Fashion trends constantly rise and fall, changing quicker than the seasons and reappearing years later. As 2019 is nearing its end and we enter a new decade, we decided to take a look back at some of the most distinctive fashion trends from the last 100 years.

1920s – The Flapper Dress – known as the ‘Roaring 20s’, this was a time of both prosperity and decadence following the First World War. Men and women were now rewarded with the freedom to dress as they liked, with the rise of jazz music welcoming an age of parties. Beaded evening dresses were saved for formal occasions. Expensive and extravagant, women experimented with knee-length and floor-length gowns in a variety of colours and fabrics.

30s – The Braces – male and female fashion grew more conservative at the turn of the decade after the liberal 20s, returning to neutral colours and classic silhouettes. Braces or suspenders were used to hold men’s trousers up for years before belts became fashionable. Worn for both casual and formal occasions, in this decade novelty designs such as stripes and checks came onto the scene.

40s – The Trench Coat – despite the midst of the Second World War, 1940s fashion was glamorous and elegant. A popular unisex item, the trench coat was often made from wool and loose-fitting. With wide lapels, big pockets and a matching belt, this trend remains a year-long must-have to this day.

50s – The Swing Skirt – the decade of Rock and Roll, full swing skirts were perfect for dancing. Think all things Grease, such skirts were traditionally below the knee, high waisted and paired with a wide belt. Classic 50s polkadots were a go-to for the swing skirt, as well as tartan, striped or floral.

60s – The Shift Dress – this marked a period where women embraced a more liberated style, with trousers becoming popular thanks to the influence of Audrey Hepburn. Sleeveless shift dresses were a staple of this iconic decade, often in block colours with contrasting collars and cuffs and large buttons. Paired with go-go boots, headbands and gloves, the 60s were defined by poise and sophistication.

70s – The Flared Trousers – the time when disco music, individuality and impulsivity reigned, flared trousers were associated with bands like Abba, Sister Sledge and Slade. The iconic film Saturday Night Fever fitted the trend perfectly and inspired men and women alike. Flares were found in bold colours, low-waisted and often paired with unisex heeled shoes.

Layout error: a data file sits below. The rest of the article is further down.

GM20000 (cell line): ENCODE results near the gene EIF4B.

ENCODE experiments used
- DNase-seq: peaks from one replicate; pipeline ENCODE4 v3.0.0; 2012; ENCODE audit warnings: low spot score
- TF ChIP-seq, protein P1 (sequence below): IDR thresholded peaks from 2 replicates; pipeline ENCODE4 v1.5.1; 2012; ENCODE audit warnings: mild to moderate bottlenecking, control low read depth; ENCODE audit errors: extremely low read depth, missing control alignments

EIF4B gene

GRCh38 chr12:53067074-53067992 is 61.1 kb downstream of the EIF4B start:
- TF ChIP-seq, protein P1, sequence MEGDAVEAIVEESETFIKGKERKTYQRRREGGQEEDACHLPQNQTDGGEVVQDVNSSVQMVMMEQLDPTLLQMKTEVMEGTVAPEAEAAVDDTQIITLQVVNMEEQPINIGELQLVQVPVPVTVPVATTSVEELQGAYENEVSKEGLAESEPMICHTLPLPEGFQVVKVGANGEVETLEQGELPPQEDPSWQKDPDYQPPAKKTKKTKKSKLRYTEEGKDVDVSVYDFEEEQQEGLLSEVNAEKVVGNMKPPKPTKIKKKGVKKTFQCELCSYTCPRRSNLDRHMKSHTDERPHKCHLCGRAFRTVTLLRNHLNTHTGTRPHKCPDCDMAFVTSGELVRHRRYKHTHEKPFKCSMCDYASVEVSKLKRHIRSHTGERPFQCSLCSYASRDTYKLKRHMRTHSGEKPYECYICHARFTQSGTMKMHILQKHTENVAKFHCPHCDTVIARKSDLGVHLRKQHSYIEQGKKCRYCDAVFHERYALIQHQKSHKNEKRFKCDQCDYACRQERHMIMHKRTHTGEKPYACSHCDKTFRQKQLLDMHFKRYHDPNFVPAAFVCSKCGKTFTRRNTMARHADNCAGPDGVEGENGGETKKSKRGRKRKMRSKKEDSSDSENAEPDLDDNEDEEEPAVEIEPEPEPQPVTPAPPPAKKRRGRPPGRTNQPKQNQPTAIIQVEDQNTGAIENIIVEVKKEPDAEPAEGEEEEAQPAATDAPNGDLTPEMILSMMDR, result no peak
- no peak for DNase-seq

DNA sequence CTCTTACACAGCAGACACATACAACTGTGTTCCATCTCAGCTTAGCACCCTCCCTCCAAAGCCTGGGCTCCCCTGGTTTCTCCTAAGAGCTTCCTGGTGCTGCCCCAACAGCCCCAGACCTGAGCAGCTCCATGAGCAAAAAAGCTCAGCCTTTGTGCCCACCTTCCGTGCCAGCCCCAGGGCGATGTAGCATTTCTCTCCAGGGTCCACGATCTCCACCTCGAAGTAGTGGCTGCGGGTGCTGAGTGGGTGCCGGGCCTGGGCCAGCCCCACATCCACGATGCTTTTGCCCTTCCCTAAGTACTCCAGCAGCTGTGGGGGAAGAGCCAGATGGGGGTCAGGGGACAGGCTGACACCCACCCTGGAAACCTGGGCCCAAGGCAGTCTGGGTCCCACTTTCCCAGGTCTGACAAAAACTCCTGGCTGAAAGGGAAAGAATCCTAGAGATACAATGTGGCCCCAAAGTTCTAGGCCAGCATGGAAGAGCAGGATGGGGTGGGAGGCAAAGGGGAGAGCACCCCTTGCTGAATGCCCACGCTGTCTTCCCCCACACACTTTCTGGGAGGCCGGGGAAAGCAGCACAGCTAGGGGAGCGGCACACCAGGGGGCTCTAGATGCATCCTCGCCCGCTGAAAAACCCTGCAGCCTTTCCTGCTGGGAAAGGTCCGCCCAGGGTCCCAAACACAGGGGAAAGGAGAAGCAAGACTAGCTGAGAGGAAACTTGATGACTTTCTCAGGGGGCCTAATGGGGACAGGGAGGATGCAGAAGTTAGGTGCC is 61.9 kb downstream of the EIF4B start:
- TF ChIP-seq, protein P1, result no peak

80s – The Neon – legwarmers, jewellery, leotards, tracksuits, tights, leggings… you name it, it was neon in the 80s. Of all the memorable trends of the 80s, neon was the most widespread. Bright, fun and tight was this decade’s mantra, with dancewear and lycra taking centre stage. If you couldn’t see it from a mile away, it wasn’t bright enough.

90s – The Bomber Jacket – the very best of 90s fashion is embodied by Will Smith’s character in the hit sitcom The Fresh Prince of Bel-Air. In vibrant shades and brash patterns, he donned many a windbreaker and bomber jacket. Cinched at the waist with a broad shoulder, it was a relaxed and flattering item. Brands like Nike, Adidas and Fila soon jumped on the bandwagon and still embrace the trend to this day.

2000s – The Double Denim – infamously sported by Britney Spears and Justin Timberlake at the 2001 American Music Awards, nothing screams early noughties more than double denim. Jackets, jeans, skirts, dresses, shirts, dungarees, even hats… the list of denim clothing items is endless and wearing them in combination, though difficult to pull off, epitomises the playfulness of this decade.

2010s – The Skinny Jeans – after the bootcut jeans of the 90s went out of fashion, skinny jeans became a wardrobe favourite no matter what your style. Despite the ability to be paired with anything, there was some variation in such jeans, with patterns and statement colours. Whether high-waisted, low-waisted, rolled at the bottom or ripped at the knee, this type of jean was consistently dominant.

So, that’s a wrap! Many of these trends have stood the test of time and are still fashionable today or are seen as definitive of the decade and remain recognisable. We would love to hear some of your favourite trends from the past two centuries so far.

Sophie xx